3. Hello all, First post here. I've read the FAQ's and I believe I understand post guidelines. I think I'm in the right place for ID help...apologies in advance if I bungle this. I'm looking for help in determining what this claw/horn/coral looking thing is that I found in my yard yesterday. I'm slightly west of Austin in northern Hays county. Looking at the Generalized Geologic Map of Texas, my area falls in the "Mesozoic: Lower Cretaceous (Comanche Series)". I won't pretend to know what that means, or if it is useful info to include here, but just in case... To describe where I found the rock: it was laying in my yard at the foot of a wooded limestone hillside. I have no idea how long it's been there. It was only partially buried. The property itself has been basically undisturbed for years. Incidentally, I found a nearly 100 year old unbroken Coke bottle on the ground nearby as well. (Not that one has anything to do with the other). Any help figuring out what it is would be greatly appreciated. Additional photos to follow.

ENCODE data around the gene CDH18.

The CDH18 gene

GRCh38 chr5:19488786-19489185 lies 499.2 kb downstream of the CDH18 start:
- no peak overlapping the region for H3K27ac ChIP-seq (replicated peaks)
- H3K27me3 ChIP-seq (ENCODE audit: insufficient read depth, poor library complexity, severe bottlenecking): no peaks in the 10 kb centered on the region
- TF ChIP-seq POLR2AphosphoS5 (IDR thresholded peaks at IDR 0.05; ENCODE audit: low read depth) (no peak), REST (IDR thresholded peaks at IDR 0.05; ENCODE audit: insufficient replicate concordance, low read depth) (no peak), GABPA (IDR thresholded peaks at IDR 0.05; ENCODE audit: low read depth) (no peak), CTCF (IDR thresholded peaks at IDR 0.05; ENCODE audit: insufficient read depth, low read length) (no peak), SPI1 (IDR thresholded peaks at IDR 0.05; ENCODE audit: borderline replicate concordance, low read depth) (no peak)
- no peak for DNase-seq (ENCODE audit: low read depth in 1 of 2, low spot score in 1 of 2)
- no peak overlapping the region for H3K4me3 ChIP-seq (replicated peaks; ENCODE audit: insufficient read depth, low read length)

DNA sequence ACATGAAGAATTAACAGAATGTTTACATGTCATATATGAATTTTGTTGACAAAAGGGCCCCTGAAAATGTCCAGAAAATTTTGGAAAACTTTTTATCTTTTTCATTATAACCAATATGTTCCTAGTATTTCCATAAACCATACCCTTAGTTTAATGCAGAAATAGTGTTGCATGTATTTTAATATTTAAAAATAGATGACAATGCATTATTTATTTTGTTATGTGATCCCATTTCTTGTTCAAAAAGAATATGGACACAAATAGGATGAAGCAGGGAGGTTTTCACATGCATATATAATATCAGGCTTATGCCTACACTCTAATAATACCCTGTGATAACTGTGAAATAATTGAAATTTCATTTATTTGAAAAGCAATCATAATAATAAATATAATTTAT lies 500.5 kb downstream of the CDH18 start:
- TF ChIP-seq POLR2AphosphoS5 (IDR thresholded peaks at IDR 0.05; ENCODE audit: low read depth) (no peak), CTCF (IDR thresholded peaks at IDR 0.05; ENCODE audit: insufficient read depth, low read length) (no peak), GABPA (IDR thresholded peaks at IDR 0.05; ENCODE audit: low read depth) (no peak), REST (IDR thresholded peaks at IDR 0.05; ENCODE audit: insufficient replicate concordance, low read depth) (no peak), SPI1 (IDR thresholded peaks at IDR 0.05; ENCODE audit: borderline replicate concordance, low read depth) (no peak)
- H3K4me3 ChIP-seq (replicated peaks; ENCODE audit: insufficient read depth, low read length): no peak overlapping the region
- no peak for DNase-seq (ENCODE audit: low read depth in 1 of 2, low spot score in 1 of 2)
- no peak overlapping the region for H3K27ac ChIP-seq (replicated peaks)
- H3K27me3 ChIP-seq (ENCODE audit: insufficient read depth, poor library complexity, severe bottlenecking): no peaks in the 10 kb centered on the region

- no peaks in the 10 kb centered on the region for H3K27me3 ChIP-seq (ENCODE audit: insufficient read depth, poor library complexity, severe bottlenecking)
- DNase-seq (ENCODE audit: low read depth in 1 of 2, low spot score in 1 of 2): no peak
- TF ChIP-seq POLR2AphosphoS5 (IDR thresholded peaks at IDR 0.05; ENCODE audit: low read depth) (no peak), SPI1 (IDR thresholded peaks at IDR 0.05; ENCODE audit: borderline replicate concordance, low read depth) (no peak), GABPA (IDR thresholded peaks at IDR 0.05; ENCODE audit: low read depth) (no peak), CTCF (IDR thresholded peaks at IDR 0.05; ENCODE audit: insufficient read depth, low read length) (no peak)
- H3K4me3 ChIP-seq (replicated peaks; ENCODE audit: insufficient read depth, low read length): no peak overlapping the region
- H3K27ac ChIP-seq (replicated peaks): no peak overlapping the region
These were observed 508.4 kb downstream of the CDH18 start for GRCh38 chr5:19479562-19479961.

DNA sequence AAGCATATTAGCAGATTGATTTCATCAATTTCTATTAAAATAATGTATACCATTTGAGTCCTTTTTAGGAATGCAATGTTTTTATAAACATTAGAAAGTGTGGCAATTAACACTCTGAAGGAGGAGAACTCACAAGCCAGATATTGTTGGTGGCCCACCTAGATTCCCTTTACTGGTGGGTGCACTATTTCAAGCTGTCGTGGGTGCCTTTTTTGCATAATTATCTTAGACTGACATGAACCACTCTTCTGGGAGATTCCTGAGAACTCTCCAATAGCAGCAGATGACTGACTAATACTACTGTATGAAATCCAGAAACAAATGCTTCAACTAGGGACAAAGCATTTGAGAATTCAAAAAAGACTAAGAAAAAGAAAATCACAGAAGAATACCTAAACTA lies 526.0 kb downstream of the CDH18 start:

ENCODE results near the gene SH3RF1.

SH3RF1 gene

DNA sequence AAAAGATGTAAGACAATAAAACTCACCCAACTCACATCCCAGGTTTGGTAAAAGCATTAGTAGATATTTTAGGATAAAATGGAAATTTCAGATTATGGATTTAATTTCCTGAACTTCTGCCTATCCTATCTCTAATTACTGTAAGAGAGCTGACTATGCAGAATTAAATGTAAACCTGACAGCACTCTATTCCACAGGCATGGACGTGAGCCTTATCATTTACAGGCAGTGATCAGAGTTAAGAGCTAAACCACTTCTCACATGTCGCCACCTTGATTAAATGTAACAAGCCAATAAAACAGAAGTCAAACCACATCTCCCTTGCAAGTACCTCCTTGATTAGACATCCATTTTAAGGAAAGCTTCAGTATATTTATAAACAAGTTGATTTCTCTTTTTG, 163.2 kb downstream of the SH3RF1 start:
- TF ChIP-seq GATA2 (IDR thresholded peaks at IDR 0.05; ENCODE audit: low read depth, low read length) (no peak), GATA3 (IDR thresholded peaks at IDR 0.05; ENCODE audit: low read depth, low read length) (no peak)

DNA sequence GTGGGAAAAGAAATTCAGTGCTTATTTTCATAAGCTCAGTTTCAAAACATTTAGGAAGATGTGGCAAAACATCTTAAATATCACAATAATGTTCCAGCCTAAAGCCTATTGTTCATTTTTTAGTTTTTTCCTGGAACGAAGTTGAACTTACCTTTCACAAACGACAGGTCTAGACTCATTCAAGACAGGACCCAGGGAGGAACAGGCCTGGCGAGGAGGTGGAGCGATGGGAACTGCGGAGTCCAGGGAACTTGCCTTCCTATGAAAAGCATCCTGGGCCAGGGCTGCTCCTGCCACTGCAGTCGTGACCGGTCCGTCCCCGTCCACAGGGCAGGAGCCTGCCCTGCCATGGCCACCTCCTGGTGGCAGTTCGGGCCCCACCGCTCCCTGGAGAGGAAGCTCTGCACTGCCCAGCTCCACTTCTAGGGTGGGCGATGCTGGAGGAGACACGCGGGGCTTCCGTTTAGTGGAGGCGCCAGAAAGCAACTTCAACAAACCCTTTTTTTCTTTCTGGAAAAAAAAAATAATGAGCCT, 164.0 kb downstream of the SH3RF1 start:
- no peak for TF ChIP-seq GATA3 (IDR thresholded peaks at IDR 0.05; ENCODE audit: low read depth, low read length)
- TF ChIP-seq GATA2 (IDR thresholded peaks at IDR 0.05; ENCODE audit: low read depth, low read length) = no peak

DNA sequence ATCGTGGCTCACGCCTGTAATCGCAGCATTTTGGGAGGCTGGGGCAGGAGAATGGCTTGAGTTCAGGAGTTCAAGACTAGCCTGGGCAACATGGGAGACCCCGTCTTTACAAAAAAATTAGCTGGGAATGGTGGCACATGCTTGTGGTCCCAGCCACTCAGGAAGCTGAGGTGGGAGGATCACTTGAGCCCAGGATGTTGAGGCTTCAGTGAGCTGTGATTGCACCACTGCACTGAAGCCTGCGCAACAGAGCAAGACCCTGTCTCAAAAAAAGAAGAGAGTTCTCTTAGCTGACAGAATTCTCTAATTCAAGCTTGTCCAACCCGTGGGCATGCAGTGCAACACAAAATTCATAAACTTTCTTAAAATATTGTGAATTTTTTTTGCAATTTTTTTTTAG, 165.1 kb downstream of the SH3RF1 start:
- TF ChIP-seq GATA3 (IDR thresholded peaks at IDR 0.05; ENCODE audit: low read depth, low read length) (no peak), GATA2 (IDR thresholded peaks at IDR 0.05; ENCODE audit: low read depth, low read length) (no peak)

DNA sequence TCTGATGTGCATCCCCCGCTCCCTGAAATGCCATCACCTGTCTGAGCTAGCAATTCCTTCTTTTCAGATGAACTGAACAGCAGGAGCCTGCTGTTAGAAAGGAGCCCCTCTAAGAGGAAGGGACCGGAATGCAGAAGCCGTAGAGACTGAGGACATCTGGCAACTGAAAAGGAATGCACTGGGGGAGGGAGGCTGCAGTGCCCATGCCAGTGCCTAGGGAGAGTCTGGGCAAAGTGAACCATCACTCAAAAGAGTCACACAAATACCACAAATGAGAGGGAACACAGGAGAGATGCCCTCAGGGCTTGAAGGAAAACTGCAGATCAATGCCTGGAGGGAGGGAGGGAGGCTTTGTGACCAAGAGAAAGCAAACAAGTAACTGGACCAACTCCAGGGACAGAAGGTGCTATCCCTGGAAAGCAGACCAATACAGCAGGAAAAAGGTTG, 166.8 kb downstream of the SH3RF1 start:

4. Picked up a piece of limestone in a creek bed Between Hunt and Ingram TX. What Is this? More importantly, how would be the best way to get it out of the matrix? I believe the area is Cretaceous.
  5. I found this embedded in limestone at about 1100 feet above sea level on a small mountain near Huntsville AL. I need help identifying it.
  6. Hi everyone, I've collected all sorts of fossils from the Silurian Wenlock Series limestone's of Much Wenlock. And searched for graptolites with no success until now, my son was counting pygidium imprints on this silurian limestone piece and spotted something unusual. Well lo and behold we have what appears to be our first graptolite. I've so far pinned it down to be Monograptus priodon or Cyrtograptus murchisoni. Anyone else have a similar success story.